TalkTalk "excited" by dark fibre opportunity

By:
James Pearce
Published on:

UK broadband provider TalkTalk has unveiled plans to offer wholesale services using Openreach's dark fibre network

TalkTalk has said it is “excited” by the opportunity of offering dark fibre services using Openreach’s infrastructure after a Competition and Markets Authority ruling over access charges.

The broadband provider has said it will go ahead with its plans after the CMA ruled that BT needs to adjust its prices for access to dark fibre, following an appeal from TalkTalk.

UK regulator Ofcom ordered BT to give its rivals access to Openreach’s dark fibre network in 2015. But TalkTalk claimed the way the infrastructure division, which is to become a legally separate entity from BT, calculates dark fibre access prices did not consider government rate rules.

In its ruling, the CMA agreed with TalkTalk, meaning Ofcom will be forced to recalculate the rates, which could lead to cheaper access for BT’s rivals.

Richard Thompson, TalkTalk Business commercial director, said: ““We are pleased that the CMA has recognised that BT’s wholesale dark fibre price needs to be adjusted to ensure that it becomes the cost-effective alternative it was originally intended to be.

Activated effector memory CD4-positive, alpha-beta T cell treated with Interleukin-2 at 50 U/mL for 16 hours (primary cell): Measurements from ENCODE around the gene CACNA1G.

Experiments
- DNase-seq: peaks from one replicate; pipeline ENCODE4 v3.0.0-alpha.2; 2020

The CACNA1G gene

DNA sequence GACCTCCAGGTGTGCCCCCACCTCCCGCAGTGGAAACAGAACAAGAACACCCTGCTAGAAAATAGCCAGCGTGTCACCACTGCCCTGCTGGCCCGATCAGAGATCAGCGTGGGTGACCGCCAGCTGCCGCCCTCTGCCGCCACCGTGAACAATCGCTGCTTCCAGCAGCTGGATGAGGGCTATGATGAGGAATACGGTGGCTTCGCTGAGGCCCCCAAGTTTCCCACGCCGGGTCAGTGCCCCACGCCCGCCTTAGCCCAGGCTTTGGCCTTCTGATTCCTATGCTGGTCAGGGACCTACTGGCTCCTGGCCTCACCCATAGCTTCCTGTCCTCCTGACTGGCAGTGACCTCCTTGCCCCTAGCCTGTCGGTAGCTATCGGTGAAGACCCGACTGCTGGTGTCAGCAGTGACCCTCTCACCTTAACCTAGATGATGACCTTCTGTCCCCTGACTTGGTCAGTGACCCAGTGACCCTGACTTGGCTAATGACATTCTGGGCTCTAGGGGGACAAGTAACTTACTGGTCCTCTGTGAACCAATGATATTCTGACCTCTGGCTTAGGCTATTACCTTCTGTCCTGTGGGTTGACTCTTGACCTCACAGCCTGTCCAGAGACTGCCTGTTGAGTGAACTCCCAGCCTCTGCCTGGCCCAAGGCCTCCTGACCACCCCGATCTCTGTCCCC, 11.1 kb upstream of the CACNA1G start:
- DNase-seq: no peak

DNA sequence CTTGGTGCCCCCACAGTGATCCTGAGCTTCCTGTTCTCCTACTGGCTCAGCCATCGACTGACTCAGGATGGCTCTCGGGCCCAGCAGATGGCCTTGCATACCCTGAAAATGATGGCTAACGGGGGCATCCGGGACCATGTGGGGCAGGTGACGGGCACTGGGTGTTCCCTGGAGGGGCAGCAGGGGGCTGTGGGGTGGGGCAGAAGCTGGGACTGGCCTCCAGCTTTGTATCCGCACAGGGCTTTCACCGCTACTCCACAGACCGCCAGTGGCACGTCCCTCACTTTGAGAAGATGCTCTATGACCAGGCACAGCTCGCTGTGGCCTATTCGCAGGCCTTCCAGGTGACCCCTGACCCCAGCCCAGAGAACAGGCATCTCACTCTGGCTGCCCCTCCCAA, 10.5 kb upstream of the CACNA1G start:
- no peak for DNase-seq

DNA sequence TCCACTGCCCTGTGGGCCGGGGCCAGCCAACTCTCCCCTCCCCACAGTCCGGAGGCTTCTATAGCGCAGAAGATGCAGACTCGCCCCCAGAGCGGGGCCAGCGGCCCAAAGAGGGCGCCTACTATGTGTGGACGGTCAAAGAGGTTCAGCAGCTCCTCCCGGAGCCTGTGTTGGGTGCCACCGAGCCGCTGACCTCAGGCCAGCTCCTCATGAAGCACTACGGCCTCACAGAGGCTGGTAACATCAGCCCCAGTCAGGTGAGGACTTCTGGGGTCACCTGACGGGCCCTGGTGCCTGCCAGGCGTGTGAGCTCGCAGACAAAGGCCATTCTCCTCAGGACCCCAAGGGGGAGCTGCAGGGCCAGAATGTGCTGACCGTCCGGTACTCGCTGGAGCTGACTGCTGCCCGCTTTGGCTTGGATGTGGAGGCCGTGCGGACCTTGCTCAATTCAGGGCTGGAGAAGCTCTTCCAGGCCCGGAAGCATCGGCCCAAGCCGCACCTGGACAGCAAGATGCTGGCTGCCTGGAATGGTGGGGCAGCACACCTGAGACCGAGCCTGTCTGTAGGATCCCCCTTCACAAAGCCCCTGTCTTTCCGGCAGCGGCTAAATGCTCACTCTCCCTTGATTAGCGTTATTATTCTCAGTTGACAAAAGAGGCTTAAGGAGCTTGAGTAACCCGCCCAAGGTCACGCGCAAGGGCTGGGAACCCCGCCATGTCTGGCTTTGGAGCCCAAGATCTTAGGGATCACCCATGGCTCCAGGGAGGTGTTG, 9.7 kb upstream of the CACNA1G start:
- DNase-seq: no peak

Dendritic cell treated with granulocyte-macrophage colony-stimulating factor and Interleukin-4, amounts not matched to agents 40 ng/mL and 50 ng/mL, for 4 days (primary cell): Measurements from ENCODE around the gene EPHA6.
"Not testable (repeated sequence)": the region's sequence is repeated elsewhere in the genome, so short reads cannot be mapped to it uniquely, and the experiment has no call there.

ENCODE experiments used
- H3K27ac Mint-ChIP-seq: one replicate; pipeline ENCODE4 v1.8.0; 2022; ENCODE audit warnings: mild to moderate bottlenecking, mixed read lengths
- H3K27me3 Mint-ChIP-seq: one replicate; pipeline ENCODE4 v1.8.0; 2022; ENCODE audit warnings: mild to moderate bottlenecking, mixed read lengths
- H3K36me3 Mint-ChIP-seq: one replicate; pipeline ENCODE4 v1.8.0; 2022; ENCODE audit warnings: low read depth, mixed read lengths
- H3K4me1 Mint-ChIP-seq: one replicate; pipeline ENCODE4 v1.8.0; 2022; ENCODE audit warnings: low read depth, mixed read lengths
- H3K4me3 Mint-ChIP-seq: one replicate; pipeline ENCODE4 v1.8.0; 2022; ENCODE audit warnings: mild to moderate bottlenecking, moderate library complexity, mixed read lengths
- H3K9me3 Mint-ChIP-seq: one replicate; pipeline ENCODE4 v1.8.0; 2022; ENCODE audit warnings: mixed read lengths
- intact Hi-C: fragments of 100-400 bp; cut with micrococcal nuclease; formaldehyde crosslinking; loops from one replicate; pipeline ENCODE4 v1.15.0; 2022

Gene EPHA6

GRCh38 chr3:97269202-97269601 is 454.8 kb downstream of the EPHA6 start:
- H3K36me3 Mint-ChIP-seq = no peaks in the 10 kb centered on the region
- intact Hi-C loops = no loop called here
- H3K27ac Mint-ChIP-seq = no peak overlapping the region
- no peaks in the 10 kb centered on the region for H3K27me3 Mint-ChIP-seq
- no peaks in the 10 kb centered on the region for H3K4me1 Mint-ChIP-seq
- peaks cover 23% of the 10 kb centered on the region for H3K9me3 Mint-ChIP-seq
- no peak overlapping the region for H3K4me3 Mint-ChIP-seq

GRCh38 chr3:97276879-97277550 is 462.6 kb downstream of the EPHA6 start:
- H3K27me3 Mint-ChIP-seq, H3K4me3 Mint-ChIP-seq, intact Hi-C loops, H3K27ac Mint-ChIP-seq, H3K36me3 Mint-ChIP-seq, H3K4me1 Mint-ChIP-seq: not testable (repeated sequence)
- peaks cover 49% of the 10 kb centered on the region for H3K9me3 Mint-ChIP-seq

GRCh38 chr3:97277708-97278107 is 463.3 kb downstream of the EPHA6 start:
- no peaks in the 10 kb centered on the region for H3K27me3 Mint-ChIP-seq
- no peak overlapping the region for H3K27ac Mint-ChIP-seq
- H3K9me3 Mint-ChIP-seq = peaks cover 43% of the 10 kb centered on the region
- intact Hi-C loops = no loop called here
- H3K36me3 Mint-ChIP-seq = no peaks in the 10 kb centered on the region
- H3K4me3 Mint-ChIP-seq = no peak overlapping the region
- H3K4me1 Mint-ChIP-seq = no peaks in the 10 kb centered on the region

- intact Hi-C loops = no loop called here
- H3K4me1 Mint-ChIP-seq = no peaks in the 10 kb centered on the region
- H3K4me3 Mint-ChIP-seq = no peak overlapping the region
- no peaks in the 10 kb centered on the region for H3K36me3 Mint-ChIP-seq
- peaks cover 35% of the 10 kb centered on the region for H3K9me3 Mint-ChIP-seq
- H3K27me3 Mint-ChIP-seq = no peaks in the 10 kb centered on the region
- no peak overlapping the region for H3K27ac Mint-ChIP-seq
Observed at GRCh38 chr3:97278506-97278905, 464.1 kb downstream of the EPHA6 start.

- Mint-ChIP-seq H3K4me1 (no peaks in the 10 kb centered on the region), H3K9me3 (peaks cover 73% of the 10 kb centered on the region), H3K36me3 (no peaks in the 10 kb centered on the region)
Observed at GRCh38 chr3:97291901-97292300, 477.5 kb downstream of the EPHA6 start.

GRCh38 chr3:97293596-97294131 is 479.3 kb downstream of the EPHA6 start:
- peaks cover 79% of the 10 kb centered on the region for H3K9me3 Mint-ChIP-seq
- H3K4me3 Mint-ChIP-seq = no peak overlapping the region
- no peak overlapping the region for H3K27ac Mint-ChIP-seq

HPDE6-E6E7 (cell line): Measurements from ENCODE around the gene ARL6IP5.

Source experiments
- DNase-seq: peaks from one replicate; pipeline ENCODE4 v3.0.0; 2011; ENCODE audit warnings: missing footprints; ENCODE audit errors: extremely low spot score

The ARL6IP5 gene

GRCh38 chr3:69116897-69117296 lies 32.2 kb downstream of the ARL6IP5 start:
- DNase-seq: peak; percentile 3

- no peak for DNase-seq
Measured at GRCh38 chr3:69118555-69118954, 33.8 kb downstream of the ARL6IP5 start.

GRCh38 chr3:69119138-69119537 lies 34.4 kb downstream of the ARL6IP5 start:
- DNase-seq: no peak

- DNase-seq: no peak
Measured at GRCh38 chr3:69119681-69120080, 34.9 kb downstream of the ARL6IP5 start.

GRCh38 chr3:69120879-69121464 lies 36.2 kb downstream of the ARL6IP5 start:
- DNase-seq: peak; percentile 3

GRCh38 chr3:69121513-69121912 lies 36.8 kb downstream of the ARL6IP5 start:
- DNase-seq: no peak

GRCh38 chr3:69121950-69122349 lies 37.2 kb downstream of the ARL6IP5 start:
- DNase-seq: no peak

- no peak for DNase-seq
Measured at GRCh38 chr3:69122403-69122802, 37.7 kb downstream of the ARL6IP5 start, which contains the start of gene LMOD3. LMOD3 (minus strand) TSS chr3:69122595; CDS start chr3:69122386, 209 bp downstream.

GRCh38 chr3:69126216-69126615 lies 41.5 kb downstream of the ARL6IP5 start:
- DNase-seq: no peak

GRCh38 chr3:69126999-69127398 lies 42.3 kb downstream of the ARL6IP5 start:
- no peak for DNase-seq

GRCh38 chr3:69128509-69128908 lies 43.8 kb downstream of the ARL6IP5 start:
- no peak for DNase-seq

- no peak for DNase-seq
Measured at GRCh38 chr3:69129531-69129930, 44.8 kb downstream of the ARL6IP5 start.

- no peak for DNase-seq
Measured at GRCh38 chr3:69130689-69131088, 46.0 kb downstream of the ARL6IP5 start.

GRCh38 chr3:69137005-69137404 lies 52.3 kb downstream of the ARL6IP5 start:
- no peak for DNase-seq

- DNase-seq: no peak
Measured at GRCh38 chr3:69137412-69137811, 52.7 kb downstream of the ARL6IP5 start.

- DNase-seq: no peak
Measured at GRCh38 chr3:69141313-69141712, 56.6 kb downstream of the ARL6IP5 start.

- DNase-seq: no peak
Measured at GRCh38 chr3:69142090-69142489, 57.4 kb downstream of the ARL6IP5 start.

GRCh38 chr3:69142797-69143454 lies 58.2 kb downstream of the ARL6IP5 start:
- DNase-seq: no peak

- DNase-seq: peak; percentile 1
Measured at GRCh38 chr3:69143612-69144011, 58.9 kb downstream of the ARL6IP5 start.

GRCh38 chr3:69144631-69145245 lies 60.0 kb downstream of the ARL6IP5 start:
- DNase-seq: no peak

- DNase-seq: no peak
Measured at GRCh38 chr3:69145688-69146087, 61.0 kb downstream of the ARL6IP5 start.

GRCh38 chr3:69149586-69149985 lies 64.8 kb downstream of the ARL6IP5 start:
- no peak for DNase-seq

“Whilst there is still much to be agreed, we are very excited about the opportunities dark fibre will bring to increasingly data-hungry businesses, and we’re looking forward to being able to unveil our plans for giving our customers access to the great value, high performance connectivity they’re crying out for.”

The move could shake-up the UK wholesale market as it will give providers that have traditionally been reliant on buying wholesale connectivity directly from BT an alternative. The ruling could also make these costs more competitive once the dark fibre access goes live in October.

BT has always argued against the regulation of dark fibre, claiming it could hamper network investment.

“Given the UK already has a vibrant business connectivity market with a large, diverse and growing choice of providers, we believe this is a flawed piece of regulation that won’t encourage investment in new networks,” BT said earlier in the process.